Eucalyptus Essential Oil’s active chemical components contribute to its reputation as a purifying, cleansing, clarifying, and immune-boosting oil that is ideal for use on skin and in aromatherapy. It is known for its ability to reduce or eliminate harmful surface and airborne bacteria, and infections upon contact. It facilitates easy breathing, enhances feelings of relaxation, creates a refreshing feeling when used in massages, soothes nervous tension, and helps clear the mind, among its various other benefits. These healing benefits can be attributed to the oil’s anti-inflammatory, anti-spasmodic, decongestant, deodorant, antiseptic, antibacterial, and stimulating qualities, among other valuable properties.

The main constituents of Eucalyptus Oil are: α-Terpineol, 1,8-cineole (Eucalyptol), α-pinene, β-pinene, Sabinene, Camphene, Limonene, p-Cymene, Camphor, Globulol, Citronellal, α-phellandrene, Aromadendrene, and Piperitone.

(Though not all the constituents listed apply to all Eucalyptus varieties, these are the main constituents in most varieties).

α-TERPINEOL is known to exhibit the following activity:

  • Anti-fungal

  • Antibacterial

  • Anti-inflammatory

1,8-CINEOLE is known to exhibit the following activity:

  • Analgesic

  • Antibacterial

  • Antifungal

  • Anti-inflammatory

  • Anti-spasmodic  

  • Antiviral

  • Increased blood flow

  • Reduced tension headaches

  • Antitussive

PINENE is known to exhibit the following activity:

  • Anti-inflammatory

  • Antiseptic

  • Expectorant

  • Bronchodilator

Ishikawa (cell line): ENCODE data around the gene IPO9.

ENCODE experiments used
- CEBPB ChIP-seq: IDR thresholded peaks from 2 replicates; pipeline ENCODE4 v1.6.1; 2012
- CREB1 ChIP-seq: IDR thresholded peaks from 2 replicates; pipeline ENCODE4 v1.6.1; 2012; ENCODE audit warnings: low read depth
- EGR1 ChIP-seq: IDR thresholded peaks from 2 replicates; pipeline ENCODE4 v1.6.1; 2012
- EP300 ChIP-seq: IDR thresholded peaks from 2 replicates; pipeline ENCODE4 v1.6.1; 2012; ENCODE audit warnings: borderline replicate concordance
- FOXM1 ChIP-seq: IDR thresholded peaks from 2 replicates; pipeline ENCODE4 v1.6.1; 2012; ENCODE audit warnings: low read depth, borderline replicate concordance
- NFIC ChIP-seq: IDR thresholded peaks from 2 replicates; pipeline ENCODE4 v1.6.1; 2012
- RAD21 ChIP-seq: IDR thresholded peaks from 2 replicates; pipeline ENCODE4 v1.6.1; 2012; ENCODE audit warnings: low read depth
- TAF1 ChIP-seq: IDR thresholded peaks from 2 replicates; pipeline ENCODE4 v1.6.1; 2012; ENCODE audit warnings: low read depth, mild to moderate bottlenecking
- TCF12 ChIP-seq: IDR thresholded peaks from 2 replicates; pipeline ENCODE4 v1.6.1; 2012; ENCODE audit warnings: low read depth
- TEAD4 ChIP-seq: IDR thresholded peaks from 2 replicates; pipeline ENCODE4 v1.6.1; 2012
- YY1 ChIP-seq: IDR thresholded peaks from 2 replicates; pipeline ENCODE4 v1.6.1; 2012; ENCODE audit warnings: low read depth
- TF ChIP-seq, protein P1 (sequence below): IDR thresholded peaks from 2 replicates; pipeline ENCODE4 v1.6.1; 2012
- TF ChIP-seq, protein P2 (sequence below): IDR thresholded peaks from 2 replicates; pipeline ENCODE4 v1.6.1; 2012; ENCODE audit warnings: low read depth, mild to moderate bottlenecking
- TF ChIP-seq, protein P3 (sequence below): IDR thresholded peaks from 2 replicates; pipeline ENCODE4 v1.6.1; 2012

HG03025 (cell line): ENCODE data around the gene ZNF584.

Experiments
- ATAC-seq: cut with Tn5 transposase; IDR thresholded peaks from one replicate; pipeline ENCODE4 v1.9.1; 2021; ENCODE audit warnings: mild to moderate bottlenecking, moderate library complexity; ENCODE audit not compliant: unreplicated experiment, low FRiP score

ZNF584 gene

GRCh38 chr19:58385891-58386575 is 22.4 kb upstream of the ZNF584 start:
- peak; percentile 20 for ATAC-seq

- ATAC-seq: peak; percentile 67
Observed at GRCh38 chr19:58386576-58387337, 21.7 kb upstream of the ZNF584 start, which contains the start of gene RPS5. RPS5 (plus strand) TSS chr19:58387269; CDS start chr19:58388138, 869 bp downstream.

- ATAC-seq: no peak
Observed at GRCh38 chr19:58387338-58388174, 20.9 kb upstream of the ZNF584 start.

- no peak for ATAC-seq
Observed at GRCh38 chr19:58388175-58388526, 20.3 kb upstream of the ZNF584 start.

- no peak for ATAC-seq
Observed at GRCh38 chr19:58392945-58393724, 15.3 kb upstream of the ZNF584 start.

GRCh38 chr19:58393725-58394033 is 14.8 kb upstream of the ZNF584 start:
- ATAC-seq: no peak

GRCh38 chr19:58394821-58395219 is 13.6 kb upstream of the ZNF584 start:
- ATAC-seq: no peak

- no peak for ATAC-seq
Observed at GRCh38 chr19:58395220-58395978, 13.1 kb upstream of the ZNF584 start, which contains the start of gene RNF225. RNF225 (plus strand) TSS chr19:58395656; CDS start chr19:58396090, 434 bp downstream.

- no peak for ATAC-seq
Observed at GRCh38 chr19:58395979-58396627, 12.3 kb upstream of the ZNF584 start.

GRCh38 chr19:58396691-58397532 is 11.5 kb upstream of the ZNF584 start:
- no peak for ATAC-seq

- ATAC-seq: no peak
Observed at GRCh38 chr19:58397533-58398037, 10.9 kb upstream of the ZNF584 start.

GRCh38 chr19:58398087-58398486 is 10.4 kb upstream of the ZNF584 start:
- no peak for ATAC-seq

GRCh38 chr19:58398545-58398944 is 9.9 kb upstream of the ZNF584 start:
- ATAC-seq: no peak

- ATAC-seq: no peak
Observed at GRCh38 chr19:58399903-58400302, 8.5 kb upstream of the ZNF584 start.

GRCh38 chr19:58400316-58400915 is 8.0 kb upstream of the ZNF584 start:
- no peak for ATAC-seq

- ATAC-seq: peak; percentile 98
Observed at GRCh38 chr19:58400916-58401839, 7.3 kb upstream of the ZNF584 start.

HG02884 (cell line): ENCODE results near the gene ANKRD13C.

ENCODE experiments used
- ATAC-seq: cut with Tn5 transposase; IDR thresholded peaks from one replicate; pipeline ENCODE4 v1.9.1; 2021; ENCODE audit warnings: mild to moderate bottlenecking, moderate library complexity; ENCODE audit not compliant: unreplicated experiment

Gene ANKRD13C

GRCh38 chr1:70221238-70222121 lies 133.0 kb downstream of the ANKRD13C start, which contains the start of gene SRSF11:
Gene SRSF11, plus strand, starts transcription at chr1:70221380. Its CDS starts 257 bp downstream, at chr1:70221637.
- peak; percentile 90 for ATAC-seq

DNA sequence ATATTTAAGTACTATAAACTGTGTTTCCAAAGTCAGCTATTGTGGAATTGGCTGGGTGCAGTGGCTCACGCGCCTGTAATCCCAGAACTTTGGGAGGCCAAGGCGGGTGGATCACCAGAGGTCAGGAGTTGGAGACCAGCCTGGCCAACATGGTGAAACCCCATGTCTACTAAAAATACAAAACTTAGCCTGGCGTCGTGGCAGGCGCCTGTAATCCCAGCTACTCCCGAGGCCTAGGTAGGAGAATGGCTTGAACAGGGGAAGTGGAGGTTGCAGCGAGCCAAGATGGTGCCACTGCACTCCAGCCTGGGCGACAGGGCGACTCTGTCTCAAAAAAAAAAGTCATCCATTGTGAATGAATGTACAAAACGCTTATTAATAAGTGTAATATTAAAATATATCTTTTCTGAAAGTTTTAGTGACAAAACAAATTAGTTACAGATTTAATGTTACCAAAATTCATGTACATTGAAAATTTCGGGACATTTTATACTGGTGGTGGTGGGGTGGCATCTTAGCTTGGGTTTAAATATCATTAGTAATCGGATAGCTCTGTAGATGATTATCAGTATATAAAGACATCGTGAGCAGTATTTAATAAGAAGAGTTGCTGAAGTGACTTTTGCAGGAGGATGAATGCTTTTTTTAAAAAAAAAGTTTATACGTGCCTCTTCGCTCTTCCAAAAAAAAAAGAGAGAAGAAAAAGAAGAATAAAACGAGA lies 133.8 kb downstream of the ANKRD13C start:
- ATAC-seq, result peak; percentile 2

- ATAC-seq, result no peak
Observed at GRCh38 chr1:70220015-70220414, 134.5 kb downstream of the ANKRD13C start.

SABINENE is known to exhibit the following activity:

  • Antioxidant

  • Anti-microbial

  • Antifungal

  • Anti-inflammatory

CAMPHENE is known to exhibit the following activity:

  • Antioxidant

  • Soothing

  • Anti-inflammatory

LIMONENE is known to exhibit the following activity:

  • Anti-inflammatory

  • Anti-oxidative

P-CYMENE is known to exhibit the following activity:

  • Antioxidant

CAMPHOR is known to exhibit the following activity:

  • Antitussive

  • Decongestant

  • Absorbent

  • Cooling

  • Warming

  • Anesthetic

  • Antimicrobial

  • Anti-inflammatory

GLOBULOL is known to exhibit the following activity:

  • Regenerative

  • Antioxidant

CITRONELLOL is known to exhibit the following activity:

  • Anti-microbial

  • Antifungal

  • Anti-spasmodic

  • Anti-inflammatory

  • Antioxidant

  • Anticonvulsant

AROMADENDRENE is known to exhibit the following activity:

  • Disinfectant is helpful in supporting the treatment of infections,

  • Antiviral

  • Antibacterial

PIPERITONE is known to exhibit the following activity:

  • Decongestant

Used in aromatherapy, the cooling scent of Eucalyptus Essential Oil is known to relieve mental exhaustion by boosting circulation to the brain, thereby stimulating the mind out of sluggishness, and rejuvenating the spirit. Those suffering from sinus congestion can diffuse Eucalyptus Essential Oil in the bedroom throughout the night to clear nasal passages and to eliminate harmful airborne bacteria that contribute to the feeling of being unwell.